A report released Thursday, March 9, by Bergen County Prosecutor Gurbir S. Grewal revealed a 6.9% increase in drug overdoses — primarily heroin/opioid-related — in the county in 2016 as compared with the previous year. The totals were 308 in ’16; 288 in ’15.
Authorities attribute what they term the heroin/opioid “epidemic” to both “an overall rise in the number of individuals” abusing the narcotics and to “an increase in the potency of the heroin being sold in New Jersey.” That drug, they note, is now “often mixed or substituted with fentanyl, a synthetic opioid up to 50 times more powerful than heroin.”
The data were compiled by Bergen County law enforcement and supplemented with information from the county Medical Examiner’s Office. “Therefore,” it was noted, “this report likely understates the scope of the heroin and opioid crisis affecting the county because it does not capture overdoses where law enforcement was not notified and where the victim sought treatment at a hospital.”
The relatively positive news in the report was that the number of overdose fatalities remained the same — 87 — thanks to law enforcement’s continuing use of Narcan (Naloxone), the overdose-reversal drug. It can be administered through injection or via a nasal spray.
“In 2016,” Grewal noted, “we continued facilitating the distribution of Narcan kits to all law enforcement officers in the county. Last year alone, they deployed Narcan on more than 200 occasions and saved 180 lives.”
Addressing the police, the prosecutor added, “I want to recognize and thank them for their work on the frontlines against the heroin and opioid epidemic. If it were not for them and their heroic efforts, we would clearly have lost even more lives.”
Grewal also cited an ongoing three-pronged anti-epidemic battle plan that the BCPO introduced last year: innovative criminal enforcement, treatment options for addicts, and educational programming to prevent addictions.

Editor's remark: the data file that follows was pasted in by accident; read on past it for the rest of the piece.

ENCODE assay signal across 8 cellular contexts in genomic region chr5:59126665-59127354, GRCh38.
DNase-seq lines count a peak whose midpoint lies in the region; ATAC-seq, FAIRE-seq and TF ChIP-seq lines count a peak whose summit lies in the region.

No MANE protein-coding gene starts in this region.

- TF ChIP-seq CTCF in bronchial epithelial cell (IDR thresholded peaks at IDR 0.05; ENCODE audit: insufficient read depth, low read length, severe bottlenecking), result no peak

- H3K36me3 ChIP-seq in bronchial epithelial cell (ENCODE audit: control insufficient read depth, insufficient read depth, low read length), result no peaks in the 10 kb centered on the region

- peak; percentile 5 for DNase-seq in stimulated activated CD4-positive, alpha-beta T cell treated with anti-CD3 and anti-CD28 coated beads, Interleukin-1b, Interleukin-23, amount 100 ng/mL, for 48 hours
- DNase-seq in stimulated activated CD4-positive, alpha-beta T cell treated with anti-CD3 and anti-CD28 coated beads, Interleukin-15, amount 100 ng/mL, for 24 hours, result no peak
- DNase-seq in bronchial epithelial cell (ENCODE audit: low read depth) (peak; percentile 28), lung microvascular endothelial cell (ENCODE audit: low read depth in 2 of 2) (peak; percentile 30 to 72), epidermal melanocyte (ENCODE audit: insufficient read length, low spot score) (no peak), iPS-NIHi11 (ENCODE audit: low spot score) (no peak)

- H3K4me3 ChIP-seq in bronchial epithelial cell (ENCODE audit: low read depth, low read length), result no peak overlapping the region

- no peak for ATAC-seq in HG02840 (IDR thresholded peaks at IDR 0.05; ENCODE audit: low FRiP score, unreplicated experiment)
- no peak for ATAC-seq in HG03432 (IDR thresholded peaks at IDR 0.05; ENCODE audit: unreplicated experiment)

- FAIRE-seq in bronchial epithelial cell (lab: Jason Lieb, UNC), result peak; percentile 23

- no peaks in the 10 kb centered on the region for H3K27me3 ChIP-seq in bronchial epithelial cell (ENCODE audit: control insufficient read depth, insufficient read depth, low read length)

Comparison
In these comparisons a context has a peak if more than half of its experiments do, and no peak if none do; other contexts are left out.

“In 2016,” he said, “we moved away from traditional, large-scale arrests of low-level drug offenders. Instead, we pioneered ‘Operation Helping Hand,’ a program that brought together county law enforcement and county health-care professionals in an effort to offer detox and treatment options to low-level drug offenders.”
Those options, he explained, were in addition to, not in lieu of, criminal charges.
In addition, the county is working on implementation of a program that will dispatch trained recovery specialists to local emergency rooms to counsel overdose victims and to encourage them to seek treatment.
The “educational programming” element features an interactive presentation entitled “Path to Addiction” to inform students and families of the dangers of drugs. Grewal’s report explains: During the presentation, which is available on request to schools and community groups in Bergen County, BCPO detectives and recovering addicts and/or parents who have lost children to the epidemic, detail thepathways to addiction and discuss strategies to avoid getting on those pathways altogether.”
During the 2015-2016 school year, BCPO detectives presented the seminar to approximately 45 freshman classes in the county, reaching nearly 10,000 students. In addition, they gave similar presentations to parents and community groups.
To enhance the educational programming, in November 2016, the BCPO launched #StopTheODs, a social media campaign using Twitter (@BCPONJ) and Facebook (fb.com/bcponj).
The campaign shares information with the public about overdoses and Narcan saves in Bergen County and includes graphics showing the municipalities where these events occurred, the ages and genders of the victims, and, in the case of a Narcan save, the agency that saved the overdose victim’s life.
The BCPO is also asking the public to share their own experiences and suggestions concerning this issue by using the hashtag #StopTheODs.
“Through this campaign,” Grewal said, “we hope to destigmatize addiction by mapping the epidemic and showing that it affects every pocket of Bergen County. We also hope to encourage others, including teachers and parents, to use this information to discuss the epidemic with their students and children, respectively.”
A copy of the prosecutor’s report — including details on ODs and Narcan use stats by community — can be downloaded at www.bcpo.net/images/pdf/2016-Report-on-Heroin-Epidemic.pdf .